• That big, jolly man in the red suit with a white beard didn’t always look that way. Prior to 1931, Santa was depicted as everything from a tall gaunt man to a spooky-looking elf. He has donned a bishop's robe and a Norse huntsman's animal skin. When Civil War cartoonist Thomas Nast drew Santa Claus for Harper's Weekly in 1862, Santa was a small elflike figure who supported the Union. Nast continued to draw Santa for 30 years, changing the color of his coat from tan to the red he’s known for today.
  • Christmas 2018 countdown has already begun. Will you be ready??? Why do we love Christmas? It's all about the traditions. In this chaotic world we can miss the "good old days." Christmas reminds us of that time.

    Buckeyelights

    Members
    • Content Count

      1,228
    • Joined

    • Last visited

    • Days Won

      2

    Buckeyelights last won the day on January 20 2018

    Buckeyelights had the most liked content!

    Community Reputation

    20 Excellent

    About Buckeyelights

    • Rank
      Senior Member
    • Birthday 12/18/1955

    Profile Information

    • My favorite Christmas story
      riding around looking at Christmas lights
    • Location
      Columbus, Ohio
    • Biography
      A crazy holiday displayer, my daughter's description.
    • Interests
      running, particulary trail running and of course holiday displays
    • Occupation
      Construction manager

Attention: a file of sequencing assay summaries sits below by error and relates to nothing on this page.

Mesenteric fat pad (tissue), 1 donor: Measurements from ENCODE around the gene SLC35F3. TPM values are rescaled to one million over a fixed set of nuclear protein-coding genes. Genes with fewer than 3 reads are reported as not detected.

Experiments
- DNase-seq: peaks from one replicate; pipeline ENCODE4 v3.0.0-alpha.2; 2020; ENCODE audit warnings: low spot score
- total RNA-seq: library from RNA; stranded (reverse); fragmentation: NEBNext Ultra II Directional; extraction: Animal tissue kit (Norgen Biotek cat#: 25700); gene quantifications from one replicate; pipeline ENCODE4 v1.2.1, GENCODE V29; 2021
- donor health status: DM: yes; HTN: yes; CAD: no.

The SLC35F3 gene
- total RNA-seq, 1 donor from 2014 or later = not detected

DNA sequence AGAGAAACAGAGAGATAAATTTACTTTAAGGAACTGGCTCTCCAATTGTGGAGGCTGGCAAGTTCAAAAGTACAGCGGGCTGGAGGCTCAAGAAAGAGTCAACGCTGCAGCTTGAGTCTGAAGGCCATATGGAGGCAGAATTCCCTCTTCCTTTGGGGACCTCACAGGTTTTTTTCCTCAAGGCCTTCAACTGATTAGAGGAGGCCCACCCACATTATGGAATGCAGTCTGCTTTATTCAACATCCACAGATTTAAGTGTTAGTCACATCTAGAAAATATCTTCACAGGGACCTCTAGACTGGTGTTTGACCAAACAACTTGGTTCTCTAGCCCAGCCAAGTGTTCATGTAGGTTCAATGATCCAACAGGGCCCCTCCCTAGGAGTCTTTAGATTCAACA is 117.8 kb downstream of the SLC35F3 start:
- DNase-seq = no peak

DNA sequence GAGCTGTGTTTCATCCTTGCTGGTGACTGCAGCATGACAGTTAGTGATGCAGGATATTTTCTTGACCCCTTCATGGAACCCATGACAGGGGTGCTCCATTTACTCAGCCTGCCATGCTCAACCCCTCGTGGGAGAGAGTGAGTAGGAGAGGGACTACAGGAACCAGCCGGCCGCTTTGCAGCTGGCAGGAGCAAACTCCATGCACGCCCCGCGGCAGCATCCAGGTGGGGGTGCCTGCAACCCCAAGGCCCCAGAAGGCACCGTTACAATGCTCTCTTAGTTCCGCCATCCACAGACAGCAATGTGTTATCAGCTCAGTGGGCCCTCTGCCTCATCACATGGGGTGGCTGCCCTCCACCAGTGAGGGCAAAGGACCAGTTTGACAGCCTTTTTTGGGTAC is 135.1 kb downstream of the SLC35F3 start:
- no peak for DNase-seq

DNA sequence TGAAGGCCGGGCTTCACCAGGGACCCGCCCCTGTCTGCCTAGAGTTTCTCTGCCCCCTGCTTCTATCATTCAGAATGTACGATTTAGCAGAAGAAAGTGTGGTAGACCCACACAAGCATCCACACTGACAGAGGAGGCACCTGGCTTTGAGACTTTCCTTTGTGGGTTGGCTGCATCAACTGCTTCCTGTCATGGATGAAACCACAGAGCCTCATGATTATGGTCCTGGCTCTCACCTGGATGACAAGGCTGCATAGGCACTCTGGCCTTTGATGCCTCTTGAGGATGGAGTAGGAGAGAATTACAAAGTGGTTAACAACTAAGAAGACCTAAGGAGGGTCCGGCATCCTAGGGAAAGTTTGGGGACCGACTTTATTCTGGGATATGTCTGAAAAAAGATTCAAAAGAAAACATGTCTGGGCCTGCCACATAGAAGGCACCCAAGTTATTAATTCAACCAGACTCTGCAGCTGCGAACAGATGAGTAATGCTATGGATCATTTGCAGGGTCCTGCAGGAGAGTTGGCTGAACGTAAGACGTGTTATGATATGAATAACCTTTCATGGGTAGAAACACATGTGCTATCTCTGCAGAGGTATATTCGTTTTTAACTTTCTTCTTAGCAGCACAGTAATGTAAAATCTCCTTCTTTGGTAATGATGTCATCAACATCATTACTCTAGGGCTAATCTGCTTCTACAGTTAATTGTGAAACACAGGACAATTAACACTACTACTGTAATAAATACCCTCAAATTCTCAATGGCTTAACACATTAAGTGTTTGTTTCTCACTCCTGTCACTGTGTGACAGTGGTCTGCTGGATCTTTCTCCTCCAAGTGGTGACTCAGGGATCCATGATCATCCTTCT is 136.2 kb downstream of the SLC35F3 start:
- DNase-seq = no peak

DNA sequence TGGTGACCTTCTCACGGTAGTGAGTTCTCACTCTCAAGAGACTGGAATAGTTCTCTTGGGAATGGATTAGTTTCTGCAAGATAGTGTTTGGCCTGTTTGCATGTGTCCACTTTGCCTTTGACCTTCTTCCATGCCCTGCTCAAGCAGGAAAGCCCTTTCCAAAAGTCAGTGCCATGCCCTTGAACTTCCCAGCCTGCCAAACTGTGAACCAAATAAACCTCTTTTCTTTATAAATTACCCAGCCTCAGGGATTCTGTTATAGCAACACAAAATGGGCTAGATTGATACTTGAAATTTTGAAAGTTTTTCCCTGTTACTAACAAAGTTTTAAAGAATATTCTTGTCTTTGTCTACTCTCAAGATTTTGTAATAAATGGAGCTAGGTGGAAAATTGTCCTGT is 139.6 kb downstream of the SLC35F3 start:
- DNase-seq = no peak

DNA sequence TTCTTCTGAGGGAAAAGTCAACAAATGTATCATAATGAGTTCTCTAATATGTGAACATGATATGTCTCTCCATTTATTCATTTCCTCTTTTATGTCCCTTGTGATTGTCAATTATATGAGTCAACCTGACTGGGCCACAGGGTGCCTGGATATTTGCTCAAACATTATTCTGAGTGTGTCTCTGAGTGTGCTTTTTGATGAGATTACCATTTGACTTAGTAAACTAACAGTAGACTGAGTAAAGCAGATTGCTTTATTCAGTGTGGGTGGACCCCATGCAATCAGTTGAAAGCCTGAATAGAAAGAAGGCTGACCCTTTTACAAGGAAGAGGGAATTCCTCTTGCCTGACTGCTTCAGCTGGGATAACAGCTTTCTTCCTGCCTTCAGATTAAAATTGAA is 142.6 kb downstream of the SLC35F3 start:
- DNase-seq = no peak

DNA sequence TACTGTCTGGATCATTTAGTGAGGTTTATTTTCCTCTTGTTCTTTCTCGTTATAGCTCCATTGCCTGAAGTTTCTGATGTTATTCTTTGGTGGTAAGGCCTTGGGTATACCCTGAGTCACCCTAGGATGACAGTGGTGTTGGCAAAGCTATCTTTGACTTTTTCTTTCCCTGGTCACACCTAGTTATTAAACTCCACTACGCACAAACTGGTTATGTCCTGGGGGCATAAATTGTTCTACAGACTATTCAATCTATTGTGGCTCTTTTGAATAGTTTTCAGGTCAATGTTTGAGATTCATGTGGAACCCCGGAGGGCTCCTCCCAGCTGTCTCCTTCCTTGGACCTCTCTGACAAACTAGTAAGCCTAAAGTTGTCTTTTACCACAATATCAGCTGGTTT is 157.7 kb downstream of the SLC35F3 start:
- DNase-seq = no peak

• About my display
      I've been decorating for the holidays since I was a teenager, that's 40+ years. I guess you could say our display's specialize in handmade wood cut-outs.

    Recent Profile Visitors

    The recent visitors block is disabled and is not being shown to other users.

    1. I made the kissing Claus's, used the thin board, and while it is holding up, mine developed a curve in them. They still move well. I intend to reinforce the backside with a narrow angle to take at least some of the curve out. Good luck!!
    2. Another option is to email or take an image to a local blueprint shop; a place that prints plans for architects, engineers, etc. They can enlarge any imagine (without a copyright) to any size you want. The local one I use can print 46" wide (paper is 48" wide) x whatever length I want. If the image is wider than 46", they print it on multiple pieces. Cost is $6 - $10 for a 46"x 72" tall print. Easy, fast and you have a pattern that's reusable.